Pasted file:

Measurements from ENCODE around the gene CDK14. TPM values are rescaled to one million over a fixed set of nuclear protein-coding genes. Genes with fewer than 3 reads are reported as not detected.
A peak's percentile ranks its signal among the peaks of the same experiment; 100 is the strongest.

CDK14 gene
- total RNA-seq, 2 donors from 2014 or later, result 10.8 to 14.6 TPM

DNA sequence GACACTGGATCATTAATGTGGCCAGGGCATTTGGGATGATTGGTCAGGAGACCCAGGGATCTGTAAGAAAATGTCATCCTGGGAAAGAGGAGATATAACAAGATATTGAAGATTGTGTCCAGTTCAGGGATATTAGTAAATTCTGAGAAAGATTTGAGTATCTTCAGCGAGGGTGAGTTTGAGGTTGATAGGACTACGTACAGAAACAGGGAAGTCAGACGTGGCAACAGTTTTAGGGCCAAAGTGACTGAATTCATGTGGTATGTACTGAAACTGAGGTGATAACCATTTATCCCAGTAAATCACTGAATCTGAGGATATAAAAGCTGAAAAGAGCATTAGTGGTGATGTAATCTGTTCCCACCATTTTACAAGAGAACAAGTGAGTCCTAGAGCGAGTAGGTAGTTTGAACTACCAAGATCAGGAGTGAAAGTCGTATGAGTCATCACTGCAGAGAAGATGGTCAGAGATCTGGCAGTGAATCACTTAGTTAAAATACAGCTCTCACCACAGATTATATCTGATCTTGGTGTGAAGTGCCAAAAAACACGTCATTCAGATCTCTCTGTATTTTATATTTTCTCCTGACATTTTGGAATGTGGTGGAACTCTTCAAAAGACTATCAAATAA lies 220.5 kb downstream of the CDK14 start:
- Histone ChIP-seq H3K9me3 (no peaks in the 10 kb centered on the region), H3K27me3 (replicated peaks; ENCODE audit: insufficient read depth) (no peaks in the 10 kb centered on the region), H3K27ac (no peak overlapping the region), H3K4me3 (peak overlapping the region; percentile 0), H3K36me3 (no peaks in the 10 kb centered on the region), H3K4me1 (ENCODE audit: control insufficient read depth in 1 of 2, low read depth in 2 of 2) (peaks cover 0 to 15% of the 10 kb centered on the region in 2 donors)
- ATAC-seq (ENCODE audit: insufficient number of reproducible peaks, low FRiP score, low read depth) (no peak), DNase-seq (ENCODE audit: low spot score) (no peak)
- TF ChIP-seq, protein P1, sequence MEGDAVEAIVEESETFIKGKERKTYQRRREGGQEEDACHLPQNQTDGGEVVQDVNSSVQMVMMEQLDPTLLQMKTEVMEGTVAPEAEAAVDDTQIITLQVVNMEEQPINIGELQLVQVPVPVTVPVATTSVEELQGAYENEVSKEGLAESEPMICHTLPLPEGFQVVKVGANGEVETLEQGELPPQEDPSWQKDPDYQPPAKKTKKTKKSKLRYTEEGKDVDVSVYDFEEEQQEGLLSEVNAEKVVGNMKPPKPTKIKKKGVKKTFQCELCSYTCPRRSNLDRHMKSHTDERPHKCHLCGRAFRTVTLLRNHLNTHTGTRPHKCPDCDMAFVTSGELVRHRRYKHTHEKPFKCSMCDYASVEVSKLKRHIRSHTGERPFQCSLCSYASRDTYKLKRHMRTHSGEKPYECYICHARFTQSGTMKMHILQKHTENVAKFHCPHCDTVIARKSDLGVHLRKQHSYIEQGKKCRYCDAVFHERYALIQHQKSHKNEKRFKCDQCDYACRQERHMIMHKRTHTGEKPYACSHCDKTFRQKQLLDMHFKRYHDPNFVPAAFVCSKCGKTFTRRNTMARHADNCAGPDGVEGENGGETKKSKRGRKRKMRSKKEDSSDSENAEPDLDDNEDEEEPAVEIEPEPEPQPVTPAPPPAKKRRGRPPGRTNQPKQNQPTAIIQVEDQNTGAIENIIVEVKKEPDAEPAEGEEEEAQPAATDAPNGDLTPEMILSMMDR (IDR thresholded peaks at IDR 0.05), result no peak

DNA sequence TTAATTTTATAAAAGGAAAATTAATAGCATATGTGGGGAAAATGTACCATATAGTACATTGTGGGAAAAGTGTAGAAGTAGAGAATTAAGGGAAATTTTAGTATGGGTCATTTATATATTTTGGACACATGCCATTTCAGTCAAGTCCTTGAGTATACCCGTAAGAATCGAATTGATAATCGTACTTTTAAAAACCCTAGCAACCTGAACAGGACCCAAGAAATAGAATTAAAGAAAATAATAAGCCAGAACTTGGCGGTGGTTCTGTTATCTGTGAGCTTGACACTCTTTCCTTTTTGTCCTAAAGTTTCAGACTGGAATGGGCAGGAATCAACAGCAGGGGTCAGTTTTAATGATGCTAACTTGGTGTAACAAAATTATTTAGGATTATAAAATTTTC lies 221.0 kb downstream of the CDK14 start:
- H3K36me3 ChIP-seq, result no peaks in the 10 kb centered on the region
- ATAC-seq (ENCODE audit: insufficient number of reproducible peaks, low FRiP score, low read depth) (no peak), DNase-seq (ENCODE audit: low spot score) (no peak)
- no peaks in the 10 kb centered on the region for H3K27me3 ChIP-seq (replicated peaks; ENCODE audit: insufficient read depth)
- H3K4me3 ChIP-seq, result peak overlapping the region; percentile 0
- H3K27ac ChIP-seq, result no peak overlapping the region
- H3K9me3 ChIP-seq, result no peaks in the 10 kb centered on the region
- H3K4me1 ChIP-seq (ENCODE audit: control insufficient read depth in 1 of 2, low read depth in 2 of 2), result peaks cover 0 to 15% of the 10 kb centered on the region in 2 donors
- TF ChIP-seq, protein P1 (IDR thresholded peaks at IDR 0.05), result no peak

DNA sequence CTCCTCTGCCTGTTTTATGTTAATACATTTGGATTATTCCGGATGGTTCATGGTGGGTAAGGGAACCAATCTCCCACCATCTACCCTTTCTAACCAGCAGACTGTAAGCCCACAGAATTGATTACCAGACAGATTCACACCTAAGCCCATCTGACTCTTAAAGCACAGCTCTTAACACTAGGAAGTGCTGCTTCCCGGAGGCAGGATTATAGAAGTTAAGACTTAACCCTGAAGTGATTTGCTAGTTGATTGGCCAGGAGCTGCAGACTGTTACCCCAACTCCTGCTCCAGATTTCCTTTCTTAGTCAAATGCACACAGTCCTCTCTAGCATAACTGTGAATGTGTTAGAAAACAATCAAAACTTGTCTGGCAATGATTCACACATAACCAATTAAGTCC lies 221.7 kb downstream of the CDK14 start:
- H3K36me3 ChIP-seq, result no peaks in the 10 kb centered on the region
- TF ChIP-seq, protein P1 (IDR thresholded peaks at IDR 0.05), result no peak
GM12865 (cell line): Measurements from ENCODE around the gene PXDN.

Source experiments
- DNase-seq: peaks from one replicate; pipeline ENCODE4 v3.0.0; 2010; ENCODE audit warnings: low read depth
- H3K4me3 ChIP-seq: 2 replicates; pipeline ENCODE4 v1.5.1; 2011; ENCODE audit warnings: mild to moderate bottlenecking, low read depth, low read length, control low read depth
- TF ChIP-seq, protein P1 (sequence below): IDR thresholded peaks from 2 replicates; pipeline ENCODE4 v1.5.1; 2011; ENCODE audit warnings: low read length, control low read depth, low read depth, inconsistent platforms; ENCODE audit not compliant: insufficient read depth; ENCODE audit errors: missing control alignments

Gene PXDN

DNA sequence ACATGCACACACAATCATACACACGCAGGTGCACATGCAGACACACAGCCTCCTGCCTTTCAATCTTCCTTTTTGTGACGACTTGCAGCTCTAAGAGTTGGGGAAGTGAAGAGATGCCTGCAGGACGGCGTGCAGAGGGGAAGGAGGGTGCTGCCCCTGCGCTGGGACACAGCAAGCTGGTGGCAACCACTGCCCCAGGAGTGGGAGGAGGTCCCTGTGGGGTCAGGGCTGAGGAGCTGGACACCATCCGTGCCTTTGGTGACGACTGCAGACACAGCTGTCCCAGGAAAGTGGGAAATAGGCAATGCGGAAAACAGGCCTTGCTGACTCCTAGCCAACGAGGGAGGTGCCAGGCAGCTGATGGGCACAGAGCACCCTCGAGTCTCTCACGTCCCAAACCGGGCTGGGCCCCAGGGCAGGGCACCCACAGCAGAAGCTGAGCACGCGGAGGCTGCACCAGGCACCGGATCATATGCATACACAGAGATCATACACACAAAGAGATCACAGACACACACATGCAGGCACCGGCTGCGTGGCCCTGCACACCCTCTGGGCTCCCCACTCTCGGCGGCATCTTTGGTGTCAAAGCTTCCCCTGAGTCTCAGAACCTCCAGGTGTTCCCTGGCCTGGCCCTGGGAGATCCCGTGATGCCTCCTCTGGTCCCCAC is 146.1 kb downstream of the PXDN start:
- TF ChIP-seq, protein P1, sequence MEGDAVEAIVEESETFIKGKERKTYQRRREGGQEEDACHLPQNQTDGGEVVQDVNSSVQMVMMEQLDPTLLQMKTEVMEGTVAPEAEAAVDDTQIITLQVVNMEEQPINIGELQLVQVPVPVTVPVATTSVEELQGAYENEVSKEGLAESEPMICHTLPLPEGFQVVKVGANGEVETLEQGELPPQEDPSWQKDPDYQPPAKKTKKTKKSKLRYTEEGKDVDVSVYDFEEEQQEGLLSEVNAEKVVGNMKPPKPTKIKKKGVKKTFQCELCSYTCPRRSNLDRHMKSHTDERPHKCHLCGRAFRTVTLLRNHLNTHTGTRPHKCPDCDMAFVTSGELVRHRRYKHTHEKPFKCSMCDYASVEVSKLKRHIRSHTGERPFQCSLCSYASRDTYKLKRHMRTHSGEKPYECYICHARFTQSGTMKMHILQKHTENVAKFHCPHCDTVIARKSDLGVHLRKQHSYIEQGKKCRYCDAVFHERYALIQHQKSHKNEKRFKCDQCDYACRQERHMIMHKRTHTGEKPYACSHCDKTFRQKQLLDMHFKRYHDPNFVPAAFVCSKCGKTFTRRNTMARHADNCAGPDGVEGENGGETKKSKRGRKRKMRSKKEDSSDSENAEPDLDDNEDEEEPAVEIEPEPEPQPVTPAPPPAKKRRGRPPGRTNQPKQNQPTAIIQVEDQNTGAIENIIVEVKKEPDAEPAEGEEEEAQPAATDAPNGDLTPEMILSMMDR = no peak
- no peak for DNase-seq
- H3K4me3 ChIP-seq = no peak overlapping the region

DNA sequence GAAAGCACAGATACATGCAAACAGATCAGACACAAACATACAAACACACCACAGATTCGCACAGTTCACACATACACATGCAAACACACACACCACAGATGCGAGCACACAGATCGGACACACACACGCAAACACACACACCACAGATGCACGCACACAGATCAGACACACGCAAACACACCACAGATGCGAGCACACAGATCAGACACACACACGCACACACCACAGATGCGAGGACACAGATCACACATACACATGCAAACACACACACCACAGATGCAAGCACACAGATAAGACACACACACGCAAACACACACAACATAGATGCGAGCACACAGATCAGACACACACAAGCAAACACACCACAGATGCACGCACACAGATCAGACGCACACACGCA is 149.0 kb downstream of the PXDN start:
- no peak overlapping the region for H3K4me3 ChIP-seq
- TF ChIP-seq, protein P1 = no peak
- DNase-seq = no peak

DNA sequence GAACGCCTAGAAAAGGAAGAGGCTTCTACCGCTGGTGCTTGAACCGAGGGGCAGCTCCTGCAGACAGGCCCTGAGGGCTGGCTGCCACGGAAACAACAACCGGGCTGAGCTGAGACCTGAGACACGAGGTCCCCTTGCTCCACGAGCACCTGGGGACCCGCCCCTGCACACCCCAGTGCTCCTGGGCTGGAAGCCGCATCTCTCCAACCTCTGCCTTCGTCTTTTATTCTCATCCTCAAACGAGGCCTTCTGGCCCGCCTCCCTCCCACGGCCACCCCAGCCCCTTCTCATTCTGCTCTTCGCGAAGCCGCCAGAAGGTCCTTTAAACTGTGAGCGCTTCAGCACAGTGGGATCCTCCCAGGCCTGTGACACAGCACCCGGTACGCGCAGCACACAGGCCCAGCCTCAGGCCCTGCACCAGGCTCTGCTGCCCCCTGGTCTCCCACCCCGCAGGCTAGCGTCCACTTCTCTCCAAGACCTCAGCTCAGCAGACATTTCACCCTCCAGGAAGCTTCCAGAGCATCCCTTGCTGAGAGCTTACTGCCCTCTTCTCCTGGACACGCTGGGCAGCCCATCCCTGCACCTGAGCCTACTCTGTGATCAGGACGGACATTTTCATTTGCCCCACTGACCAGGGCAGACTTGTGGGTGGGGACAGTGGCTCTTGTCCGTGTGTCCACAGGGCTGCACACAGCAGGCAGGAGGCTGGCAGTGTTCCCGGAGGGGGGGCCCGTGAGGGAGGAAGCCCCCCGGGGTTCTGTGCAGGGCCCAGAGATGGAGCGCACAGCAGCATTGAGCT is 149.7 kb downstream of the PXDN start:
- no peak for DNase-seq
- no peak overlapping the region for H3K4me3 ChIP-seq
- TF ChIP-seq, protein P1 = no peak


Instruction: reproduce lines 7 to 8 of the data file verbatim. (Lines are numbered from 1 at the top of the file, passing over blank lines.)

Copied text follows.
- ATAC-seq (ENCODE audit: insufficient number of reproducible peaks, low FRiP score, low read depth) (no peak), DNase-seq (ENCODE audit: low spot score) (no peak)
- TF ChIP-seq, protein P1, sequence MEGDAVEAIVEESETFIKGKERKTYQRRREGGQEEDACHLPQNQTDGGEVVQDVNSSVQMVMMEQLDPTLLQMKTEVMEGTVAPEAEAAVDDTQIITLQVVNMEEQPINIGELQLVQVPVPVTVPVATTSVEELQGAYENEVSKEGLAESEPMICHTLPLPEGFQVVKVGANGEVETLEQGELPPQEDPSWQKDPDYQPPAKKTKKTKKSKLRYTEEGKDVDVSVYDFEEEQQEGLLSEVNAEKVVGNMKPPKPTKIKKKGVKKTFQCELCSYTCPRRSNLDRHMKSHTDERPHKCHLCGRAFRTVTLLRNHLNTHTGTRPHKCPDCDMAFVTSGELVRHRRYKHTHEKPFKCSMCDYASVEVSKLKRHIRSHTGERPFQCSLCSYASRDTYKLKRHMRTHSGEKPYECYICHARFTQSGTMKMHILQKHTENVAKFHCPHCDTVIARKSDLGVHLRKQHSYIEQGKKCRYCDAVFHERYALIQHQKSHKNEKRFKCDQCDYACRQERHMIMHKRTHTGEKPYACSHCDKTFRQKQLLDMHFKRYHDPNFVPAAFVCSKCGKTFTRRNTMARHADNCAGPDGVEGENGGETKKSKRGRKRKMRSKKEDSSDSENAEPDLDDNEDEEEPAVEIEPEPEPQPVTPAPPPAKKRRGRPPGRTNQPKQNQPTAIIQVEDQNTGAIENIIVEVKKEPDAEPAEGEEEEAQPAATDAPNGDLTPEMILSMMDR (IDR thresholded peaks at IDR 0.05), result no peak